Don’t Get Nailed By Your Legal Malpractice Insurer’s Hammer Clause

The legal malpractice insurance policy is a consent-to-settle policy, which means that the insurer agrees that it won’t settle any claim without the consent of the named insured, i.e., the attorney or law firm that purchased the policy.

Insurers express this agreement in the “defense and settlement of claims” section of the policy, a/k/a the “defense, indemnification and cooperation section”. Some insurers’ agreement is unconditional, others’ is conditional. Here’s an example of each:  

Unconditional: “The Company shall not settle a claim without the written consent of the Named Insured.” (CNA Insurance Company)

Conditional: “The Company will not settle any Claim without the consent of the Insured, which will not be unreasonably withheld.” (Arch Insurance Company)

The words in bold type are defined in the policy. “Unreasonably withheld” isn’t defined, so the dictionary definition of each word applies. Whether or not a given firm’s refusal to consent, rises to the level of being ‘unreasonably withheld’, would depend on the specifics of that situation. We’re unaware of any insurer ever invoking that clause.

It’s Hammer Time

Nonetheless, all legal malpractice insurers ‘put it in writing’, that they won’t settle a malpractice claim, without the insured attorney or law firm’s consent.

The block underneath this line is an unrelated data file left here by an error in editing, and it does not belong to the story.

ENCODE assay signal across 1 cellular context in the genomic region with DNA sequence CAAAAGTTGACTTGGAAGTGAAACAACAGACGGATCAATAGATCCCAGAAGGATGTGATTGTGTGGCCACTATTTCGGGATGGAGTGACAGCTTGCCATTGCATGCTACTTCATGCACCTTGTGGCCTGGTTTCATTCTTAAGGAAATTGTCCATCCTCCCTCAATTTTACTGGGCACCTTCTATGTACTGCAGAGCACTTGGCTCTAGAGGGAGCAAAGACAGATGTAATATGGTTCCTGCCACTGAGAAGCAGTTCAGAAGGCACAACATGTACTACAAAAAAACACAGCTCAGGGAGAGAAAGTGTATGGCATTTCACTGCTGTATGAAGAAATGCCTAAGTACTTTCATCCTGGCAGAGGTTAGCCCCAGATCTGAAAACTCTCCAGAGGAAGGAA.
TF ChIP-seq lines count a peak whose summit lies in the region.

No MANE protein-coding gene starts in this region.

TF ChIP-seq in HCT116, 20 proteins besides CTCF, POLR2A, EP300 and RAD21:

However, they also ‘put it in writing’, that they have a powerful tool to gain that consent, even if the insured doesn’t want to settle: a ‘threat to withdraw’ clause, a/k/a “the hammer clause”. It states that if the claimant makes a settlement demand, which the insurer recommends the insured firm agree to, but the firm refuses, then the insurer will reduce the firm’s policy limit to the amount of the settlement, and withdraw from the case, tendering the insured’s defense to the insured.

In that case, the firm will have to fund its own defense out-of-pocket, and pay any settlement or judgement awarded to the claimant.

The hammer clause immediately follows the consent-to-settle clause in the policy.

Types of Hammer Clauses:

I. Full Hammer Clause:

This is used by most insurers. Arch Insurance Company’s hammer clause language is typical:

“If, however, the Insured refuses to consent to any settlement recommended by the Company and acceptable to the claimant, then the Company’s Limit of Liability Each Claim under this policy will be reduced to the amount for which the Claim could have been settled plus all Claim Expenses incurred up to the time the Company made its recommendation… This amount will not exceed the remainder of the Limit of Liability Each Claim”.

So, if the claimant demands $100,000 to settle, the insurer is willing to pay it, and recommends that the insured law firm agree, but the firm won’t give its consent, then the insurer will reduce the firm’s per claim policy limit to $100,000 – the settlement amount – plus all claim expenses (defense costs, etc.) incurred up to the time the insurer recommended that the firm accept the settlement, i.e., any defense costs that have been incurred, but not yet billed, or billed, but not yet paid.

Arch’s hammer clause concludes:

“If the Insured refuses to settle, once the total Claim Expenses equal the amount for which the Claim could have been settled plus all Claim Expenses incurred up to the time the Company made its recommendation, the Company will have the right to withdraw from the further investigation and defense thereof, by tendering control of such investigation or defense to the Insured and the Insured agrees, as a condition of the issuance of this policy, to accept such tender.” (Emphasis added)